A. Romans 14:1-13 -- This passage is speaking of Jews who were observing the Old Testament Jewish holy days/festivals and dietary laws even though they were now believers in Christ; but they were also judging their Gentile brothers-in-the-Lord who did not observe the Jewish customs. Likewise, the Gentile Christians were judging their Jewish brothers who were seemingly caught-up in ceremonial law. Paul was thusly saying, "To you Gentile Christians - - leave the Jewish Christians alone, because they are not violating any Scriptural commands by their actions (i.e., it's a "disputable" matter [doubtful or gray area] and not a moral issue). To you Jewish Christians -- it's okay for you to observe the Jewish festivals and dietary laws because they were given by God in the Old Testament, and thereby, are considered to be previously approved worship forms, but don't judge your Gentile brothers because there is no Biblical command for either of you to continue to observe these things." (Actually, it wasn't "okay" [see IV.C. below], but Paul allowed it as an act of an immature/weaker brother [see II.G. above].) If a moral issue is involved (i.e., a practice that is covered in Scripture), then this passage and its application to Christian liberty (i.e., the freedom to engage in practices not prohibited by Scripture) would obviously not apply. The celebration of Christmas appears to be such a moral issue, because it is not only not from God, but is from ancient paganism itself!
B. 1Corinthians 8: 4-13 -- The Gentile Christians, who had been raised in an idolatrous system, were having a problem with the their Jewish brothers who were eating meat that had been sacrificed to idols. (Apparently, this was the only "healthy" meat available.) Similar to the Romans 14 passage above, Paul says that eating meat that had been sacrificed to idols is not a moral issue, and thereby, is not prohibited. However, Paul does not say that it is okay to go into the pagan temple itself; in fact, in other passages (1Cor. 10:14, 18-21), Paul specifically prohibits getting involved with the pagan feasts. In other words, it's not a moral issue to partake in the byproducts of a pagan religious system (not, however, that there is no indication here that the Jewish Christians were using the "idol meat" as part of their worship), but it is not okay to partake in the religious system itself (because the corrupt character of the participants would be harmful for believers). Rather, we must be separate from the worldly system (2Cor. 6:14-7:1). Therefore, when items (byproducts) associated with a pagan religious system not only develop religious associations of their own, but have been integrated into what would otherwise be true Christian worship (as the celebration of Christmas has clearly become in our culture), then we should pull away from them so that there is no confusion over our allegiances.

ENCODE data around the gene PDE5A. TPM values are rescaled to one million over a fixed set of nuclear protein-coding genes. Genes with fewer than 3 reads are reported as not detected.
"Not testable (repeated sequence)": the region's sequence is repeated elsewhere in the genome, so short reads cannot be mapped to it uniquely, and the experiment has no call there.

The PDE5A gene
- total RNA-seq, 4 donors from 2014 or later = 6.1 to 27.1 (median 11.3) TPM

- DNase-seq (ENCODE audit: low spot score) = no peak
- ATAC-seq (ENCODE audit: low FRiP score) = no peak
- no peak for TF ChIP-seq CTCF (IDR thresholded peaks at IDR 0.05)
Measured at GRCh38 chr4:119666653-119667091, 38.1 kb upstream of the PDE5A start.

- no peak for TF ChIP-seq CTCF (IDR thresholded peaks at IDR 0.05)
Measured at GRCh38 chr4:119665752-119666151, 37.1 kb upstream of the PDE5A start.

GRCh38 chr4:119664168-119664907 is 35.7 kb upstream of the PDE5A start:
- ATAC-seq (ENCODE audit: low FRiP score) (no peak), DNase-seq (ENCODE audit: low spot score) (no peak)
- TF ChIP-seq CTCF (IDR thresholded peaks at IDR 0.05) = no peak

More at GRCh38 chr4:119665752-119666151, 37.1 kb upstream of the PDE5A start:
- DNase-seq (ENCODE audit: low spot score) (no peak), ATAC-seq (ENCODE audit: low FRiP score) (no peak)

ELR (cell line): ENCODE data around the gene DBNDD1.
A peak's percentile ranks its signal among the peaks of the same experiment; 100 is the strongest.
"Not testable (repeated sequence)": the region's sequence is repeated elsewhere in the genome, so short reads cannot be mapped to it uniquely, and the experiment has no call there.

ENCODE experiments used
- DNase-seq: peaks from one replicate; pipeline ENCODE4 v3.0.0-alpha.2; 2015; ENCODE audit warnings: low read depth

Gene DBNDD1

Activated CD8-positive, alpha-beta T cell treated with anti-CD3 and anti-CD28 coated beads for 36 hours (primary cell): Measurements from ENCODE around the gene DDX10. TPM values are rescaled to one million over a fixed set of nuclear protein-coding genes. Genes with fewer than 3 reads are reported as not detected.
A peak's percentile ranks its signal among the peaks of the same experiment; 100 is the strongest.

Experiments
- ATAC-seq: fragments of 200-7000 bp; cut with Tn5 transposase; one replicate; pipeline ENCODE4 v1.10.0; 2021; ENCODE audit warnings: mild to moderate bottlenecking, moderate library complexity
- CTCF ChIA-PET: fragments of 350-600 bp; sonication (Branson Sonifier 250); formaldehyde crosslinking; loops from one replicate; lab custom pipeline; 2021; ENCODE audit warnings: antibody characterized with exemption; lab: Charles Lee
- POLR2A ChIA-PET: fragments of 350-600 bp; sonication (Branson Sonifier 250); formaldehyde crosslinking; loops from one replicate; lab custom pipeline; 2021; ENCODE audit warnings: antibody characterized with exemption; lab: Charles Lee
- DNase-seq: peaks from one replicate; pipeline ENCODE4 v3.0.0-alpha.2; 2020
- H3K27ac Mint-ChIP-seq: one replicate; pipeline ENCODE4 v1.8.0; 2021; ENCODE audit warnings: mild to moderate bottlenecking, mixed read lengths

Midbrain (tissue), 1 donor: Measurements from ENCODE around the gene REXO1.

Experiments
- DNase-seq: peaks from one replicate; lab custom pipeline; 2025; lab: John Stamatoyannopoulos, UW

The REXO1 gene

C. Galatians 4:9-10; Colossians 2.16-17 -- Both these passages of Scripture refer to the Jewish holy days under Old Testament law. If Christians were not even to observe the Old Testament holy days -- days which did have divine sanction, for a time -- they certainly don't have the liberty to observe pagan holy days!
D. James 4:11 -- James is saying that Christians may only judge a brother on matters determined in God's Word (i.e., moral issues). If a matter is not covered in the Word, then these are matters of Christian liberty (Rom,14;1-13, 1Cor 8:4-13). He who judges in these areas of Christian liberty is judging and condemning the Word of God as being an imperfect standard to which the judge, thereby, refuses to submit. Since we have clear Scriptural precept that condemns the things that go on around December 25th in the name of Christ, the celebration of Christmas does not appear to be a matter of liberty, but one of moral conduct.
V. THE RIGHT RESPONSE
A. Quench Not the Holy Spirit (1 Thes 5:19-22) -- Test all things against the Scripture and line-up beliefs and actions with what is true (i.e., do not treat with contempt the Word of God). If one is convinced that to celebrate Christmas is sin, then he and his family must not compromise with the world or the church by participating in any Christmas celebrations (Rom. 14:23).
B. Avoid Traps of the Devil.
Lack of Zeal -- One who never considers why he does certain things, but he just does them because he always has or because his parent always have; one who acts on emotions rather than on facts.
Lack of Truth -- One who does things for good reasons and right motives (i.e., plenty of zeal), but not in truth.
C. Realize that Christians Celebrating Christmas as the Day of Christ's Birth Makes No More Sense than Adding Any of the Following Days as Special Days of Christian Celebration: -- (Remember, The Bible's focus on the birth of Christ is for the sole purpose of documenting his virgin birth, his incarnation, and the fulfillment of His prophetic Messiahship. Like the tongue-in-cheek suggestions below, one must also remember that there is no Biblical warrant, precedent, nor precept for the remembrance of the day of Christ's birth as a day of special religious celebration.)